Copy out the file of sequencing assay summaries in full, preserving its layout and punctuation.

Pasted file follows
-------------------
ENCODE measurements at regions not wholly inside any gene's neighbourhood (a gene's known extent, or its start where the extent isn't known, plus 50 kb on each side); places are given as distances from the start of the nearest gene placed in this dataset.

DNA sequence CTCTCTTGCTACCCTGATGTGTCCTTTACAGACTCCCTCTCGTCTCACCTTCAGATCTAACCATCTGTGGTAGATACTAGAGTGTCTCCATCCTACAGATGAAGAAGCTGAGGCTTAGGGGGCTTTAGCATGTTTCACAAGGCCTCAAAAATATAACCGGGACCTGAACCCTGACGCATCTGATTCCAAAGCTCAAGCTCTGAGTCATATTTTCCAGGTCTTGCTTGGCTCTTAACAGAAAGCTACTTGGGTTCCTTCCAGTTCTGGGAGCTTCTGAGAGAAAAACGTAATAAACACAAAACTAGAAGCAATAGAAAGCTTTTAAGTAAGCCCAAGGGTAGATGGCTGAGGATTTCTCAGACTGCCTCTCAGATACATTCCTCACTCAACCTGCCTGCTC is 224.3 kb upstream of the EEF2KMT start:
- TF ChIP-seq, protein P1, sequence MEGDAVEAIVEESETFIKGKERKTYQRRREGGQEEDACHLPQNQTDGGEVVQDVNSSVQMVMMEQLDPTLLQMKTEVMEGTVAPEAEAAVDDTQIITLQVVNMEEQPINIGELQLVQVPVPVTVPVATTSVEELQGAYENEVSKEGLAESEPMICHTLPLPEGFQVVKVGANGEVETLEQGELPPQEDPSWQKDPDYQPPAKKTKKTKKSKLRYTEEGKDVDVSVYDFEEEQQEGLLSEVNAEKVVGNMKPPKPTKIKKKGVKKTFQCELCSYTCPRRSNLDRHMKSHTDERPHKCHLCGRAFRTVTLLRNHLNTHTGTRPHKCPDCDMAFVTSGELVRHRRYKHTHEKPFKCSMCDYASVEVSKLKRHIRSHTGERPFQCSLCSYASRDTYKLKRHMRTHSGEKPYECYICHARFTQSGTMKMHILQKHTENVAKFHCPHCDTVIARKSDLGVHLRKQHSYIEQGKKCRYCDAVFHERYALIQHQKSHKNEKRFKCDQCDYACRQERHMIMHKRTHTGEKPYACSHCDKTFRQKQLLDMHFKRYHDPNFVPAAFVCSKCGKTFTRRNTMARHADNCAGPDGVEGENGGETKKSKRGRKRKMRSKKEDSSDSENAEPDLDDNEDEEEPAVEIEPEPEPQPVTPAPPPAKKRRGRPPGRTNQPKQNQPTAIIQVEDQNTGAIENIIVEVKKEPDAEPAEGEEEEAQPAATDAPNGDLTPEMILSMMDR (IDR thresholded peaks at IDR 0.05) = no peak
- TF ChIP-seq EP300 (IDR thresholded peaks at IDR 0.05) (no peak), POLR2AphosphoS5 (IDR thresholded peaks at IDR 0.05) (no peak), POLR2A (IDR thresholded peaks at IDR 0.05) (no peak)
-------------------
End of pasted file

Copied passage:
ENCODE measurements at regions not wholly inside any gene's neighbourhood (a gene's known extent, or its start where the extent isn't known, plus 50 kb on each side); places are given as distances from the start of the nearest gene placed in this dataset.

DNA sequence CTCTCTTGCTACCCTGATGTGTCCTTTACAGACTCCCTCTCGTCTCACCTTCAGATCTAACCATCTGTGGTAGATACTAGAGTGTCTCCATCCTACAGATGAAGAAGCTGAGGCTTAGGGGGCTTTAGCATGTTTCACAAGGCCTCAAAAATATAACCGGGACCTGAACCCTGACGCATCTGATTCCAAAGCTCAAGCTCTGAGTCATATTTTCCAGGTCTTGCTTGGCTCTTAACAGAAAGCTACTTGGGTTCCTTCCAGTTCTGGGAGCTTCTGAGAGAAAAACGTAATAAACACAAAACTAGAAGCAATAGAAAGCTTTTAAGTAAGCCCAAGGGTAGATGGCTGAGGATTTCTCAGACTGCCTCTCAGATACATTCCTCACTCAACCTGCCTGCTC is 224.3 kb upstream of the EEF2KMT start:
- TF ChIP-seq, protein P1, sequence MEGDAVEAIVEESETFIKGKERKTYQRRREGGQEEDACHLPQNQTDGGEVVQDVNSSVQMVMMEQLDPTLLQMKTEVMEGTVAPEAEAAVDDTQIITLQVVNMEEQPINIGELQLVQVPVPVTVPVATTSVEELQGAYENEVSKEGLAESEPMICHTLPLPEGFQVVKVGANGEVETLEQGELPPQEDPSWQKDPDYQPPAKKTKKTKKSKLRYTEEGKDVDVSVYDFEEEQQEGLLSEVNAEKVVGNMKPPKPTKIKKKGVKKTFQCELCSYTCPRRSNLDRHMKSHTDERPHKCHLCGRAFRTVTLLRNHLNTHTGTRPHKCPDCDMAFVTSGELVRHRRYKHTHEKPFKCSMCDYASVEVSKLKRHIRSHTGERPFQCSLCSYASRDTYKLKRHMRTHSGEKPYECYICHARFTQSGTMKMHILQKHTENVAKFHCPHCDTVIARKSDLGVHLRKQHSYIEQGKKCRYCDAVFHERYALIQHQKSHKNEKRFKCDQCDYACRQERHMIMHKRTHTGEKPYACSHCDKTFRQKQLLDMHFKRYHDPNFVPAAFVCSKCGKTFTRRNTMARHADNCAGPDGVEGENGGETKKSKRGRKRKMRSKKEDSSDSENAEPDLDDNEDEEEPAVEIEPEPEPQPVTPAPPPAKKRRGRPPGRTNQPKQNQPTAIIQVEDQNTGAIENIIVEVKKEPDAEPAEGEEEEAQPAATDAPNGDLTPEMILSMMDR (IDR thresholded peaks at IDR 0.05) = no peak
- TF ChIP-seq EP300 (IDR thresholded peaks at IDR 0.05) (no peak), POLR2AphosphoS5 (IDR thresholded peaks at IDR 0.05) (no peak), POLR2A (IDR thresholded peaks at IDR 0.05) (no peak)